Releasing its outlook for 2017, the central bank said in a statement: “Namibia''s real GDP growth is projected to slow down to 2.5 percent in 2016, before accelerating to 4.0 percent in 2017. The projected growth rates represent a slowdown from the national accounts estimate of 5.3 percent for 2015. This contraction is mainly attributed to a projected decline in construction, diamond mining subsector, electricity and water sector and the planned reduction in government expenditure.”
On the upside however, the central bank said 2017 held a promise of improvement.
“Meanwhile, good growth prospects are expected from metal ores mining (copper and gold), uranium mining, as well as, wholesale and retail sector; and thus these sectors are expected to sustain growth at 2.5 percent in 2016. Over the medium term, growth will mainly be supported by anticipated recovery in both agriculture and diamond mining as well as improved growth in uranium mining, manufacturing, and transport and communication sectors.”
The Bank of Namibia stated that there were still headwinds that could curtail growth, particularly low commodity prices and slowed growth in major economies.
“Weak global demand, emanating from slower growth in advanced economies and major emerging market economies, coupled with slow recovery of international commodity prices, may slow production at some of the local mines, especially uranium mines.”
Game meat processing, Swakara wool processing, metal fabrication, seafood, handicrafts and jewellery were among the industries mentioned at the document launch.
“Industry growth strategies and the new Micro, Small and Medium Enterprise National Policy aim at shaping a new business environment for Namibian businesses but policies and strategies alone do not help if they are not followed by implementation,” the minister of trade, Immanuel Ngatjizeko, said upon launching the strategy:.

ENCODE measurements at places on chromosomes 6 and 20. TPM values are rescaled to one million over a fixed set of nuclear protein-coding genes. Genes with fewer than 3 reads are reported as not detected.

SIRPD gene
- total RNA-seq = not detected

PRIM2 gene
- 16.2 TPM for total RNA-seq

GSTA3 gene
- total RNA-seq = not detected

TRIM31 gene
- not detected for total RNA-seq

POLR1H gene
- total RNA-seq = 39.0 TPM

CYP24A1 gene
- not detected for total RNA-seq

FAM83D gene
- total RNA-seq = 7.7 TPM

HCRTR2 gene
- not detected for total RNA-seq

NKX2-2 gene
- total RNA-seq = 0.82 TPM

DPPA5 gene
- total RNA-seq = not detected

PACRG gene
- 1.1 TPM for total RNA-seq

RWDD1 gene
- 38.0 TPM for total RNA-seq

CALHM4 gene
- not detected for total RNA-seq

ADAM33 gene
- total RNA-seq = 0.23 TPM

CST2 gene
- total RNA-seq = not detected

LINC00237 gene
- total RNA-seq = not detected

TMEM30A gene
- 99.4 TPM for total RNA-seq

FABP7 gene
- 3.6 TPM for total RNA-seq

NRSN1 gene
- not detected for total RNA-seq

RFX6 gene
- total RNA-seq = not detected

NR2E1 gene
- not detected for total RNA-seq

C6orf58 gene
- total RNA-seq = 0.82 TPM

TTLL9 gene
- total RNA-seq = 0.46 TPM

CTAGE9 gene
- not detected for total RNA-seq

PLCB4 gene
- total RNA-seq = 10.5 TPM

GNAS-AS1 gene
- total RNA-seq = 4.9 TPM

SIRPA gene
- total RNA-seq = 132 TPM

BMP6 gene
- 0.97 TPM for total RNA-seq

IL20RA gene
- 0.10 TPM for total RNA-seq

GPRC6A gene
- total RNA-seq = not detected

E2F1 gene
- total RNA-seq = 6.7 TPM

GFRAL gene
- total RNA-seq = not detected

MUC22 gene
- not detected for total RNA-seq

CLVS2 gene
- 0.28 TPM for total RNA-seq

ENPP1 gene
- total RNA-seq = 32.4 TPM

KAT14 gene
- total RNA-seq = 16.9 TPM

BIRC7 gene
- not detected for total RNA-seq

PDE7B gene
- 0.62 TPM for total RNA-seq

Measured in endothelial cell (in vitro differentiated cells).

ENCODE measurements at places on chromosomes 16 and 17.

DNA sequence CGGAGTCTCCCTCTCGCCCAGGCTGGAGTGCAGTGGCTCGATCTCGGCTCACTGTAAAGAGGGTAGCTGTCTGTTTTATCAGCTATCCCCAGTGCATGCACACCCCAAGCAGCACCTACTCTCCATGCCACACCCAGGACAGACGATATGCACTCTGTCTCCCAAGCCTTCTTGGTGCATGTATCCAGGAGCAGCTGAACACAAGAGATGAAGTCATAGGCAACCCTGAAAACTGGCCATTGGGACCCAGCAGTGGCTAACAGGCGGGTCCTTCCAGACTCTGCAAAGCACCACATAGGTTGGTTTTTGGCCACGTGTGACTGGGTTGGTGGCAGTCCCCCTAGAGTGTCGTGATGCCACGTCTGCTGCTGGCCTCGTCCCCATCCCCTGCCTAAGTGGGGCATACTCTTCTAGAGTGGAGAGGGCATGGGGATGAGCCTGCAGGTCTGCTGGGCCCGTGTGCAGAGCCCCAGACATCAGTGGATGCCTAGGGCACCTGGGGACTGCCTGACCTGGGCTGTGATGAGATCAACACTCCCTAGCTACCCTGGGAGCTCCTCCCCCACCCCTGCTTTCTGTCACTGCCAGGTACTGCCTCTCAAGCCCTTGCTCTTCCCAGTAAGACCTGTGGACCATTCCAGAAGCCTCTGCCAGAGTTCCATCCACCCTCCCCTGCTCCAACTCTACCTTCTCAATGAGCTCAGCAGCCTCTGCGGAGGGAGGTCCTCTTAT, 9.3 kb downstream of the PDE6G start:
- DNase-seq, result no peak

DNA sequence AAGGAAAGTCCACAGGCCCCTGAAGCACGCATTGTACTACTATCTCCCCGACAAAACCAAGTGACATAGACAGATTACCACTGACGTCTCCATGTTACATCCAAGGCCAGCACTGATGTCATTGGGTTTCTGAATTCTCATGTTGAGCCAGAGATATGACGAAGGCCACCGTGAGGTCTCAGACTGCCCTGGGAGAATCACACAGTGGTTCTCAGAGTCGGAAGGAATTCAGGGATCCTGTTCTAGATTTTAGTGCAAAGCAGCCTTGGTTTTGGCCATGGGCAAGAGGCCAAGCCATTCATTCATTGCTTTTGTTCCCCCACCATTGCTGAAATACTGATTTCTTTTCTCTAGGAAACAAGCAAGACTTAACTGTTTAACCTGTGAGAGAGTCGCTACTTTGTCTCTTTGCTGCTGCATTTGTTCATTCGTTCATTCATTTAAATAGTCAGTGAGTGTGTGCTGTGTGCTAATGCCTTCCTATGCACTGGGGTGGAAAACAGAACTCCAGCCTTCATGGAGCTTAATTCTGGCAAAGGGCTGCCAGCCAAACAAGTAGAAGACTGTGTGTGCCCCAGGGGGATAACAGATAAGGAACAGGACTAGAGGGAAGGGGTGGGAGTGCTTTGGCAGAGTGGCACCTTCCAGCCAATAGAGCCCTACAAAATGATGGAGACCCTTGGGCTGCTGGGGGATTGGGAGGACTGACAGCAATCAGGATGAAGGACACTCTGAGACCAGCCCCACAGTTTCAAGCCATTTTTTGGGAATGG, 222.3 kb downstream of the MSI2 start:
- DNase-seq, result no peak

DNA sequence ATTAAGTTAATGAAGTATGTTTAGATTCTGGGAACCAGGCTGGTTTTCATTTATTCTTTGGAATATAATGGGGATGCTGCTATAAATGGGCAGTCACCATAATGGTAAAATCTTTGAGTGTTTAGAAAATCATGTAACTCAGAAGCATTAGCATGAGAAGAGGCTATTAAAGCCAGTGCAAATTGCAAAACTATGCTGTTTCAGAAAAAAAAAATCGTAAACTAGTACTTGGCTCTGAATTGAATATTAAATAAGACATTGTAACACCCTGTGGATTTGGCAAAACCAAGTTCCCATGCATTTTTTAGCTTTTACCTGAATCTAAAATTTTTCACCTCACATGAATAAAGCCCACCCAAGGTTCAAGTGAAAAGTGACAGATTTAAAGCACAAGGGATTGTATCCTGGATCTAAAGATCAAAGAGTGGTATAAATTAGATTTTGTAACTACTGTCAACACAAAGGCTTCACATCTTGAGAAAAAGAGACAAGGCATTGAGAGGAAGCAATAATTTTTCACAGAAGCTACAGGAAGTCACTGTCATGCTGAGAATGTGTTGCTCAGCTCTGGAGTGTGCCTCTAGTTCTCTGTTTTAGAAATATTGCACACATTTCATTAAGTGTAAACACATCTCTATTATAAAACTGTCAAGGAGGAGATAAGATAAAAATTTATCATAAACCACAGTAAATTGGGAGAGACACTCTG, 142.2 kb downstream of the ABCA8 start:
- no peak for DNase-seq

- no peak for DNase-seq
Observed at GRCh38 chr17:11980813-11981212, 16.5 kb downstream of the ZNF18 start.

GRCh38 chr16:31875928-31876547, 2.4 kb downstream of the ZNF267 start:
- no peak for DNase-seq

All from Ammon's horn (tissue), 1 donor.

“Any strategy is only as good as its implementation,” he added.
“It is through the execution of the Ten Industry Growth Strategies as well as the Micro, Small and Medium Enterprise National Policy that the Ministry of Industrialisation, Trade and SME Development, in close cooperation with other line ministries, will support local value addition, upgrading and economic diversification.”
The policy and the Ten Industry Growth Strategies were developed in conjunction with public and private stakeholders.
“Trust has been built; good working relationships have been initiated. It goes without saying that the Ministry of Industrialisation, Trade and SME Development will continue engaging with the stakeholders in order to steer the implementation process,” the minister said.
“Only greater cooperation between government and entities from the private sector and civil society will lead us to success, as micro, small and medium enterprise development and uplifting ten industries will require a steady and continuous commitment from all stakeholders.
“In order to achieve this, the Ministry of Industrialisation, Trade and SME Development is committed to actively promote stronger working relationships between all partners.
“We can work together towards a successful and result-oriented stance that would ensure sectoral growth and the inclusion of MSMEs in our mainstream economy in order to contribute to increased value addition and sustainable growth of our country. We must work hard and smarter; we must be the jackal that thrives next to the lions of this world.”
The 37-year-old Pacquiao systematically dismantled the former welterweight champion despite Vargas''s size and reach advantage.
He used a short right-handed counterpunch to floor Vargas in the second round en route to a one-sided win in front of a crowd of 16,132 at the Thomas & Mack Center.
“I feel happy,” Pacquiao said. “I''m trying every round to knock him down but also not be careless.”
Pacquiao, 59-6 with two drawn and 38 knockouts, showed he still has a lot left in the tank but he failed to get the knockout victory that has eluded him for the past seven years.
All three judges scored the bout for Pacquiao, two of them by 118-109 and the other by 114-113.
Pacquiao won the WBO title for the first time in 2010 when he beat Miguel Cotto. He lost it two years later to Timothy Bradley, then got it back by winning the rematch with Bradley in 2014.
He then lost it last year to the now-retired Floyd Mayweather, who had a front row seat for Saturday''s bout.
“Yes I invited him to come tonight,” Pacquiao said of Mayweather. Asked if he wanted a rematch with Mayweather, Pacquiao said, “We will see.”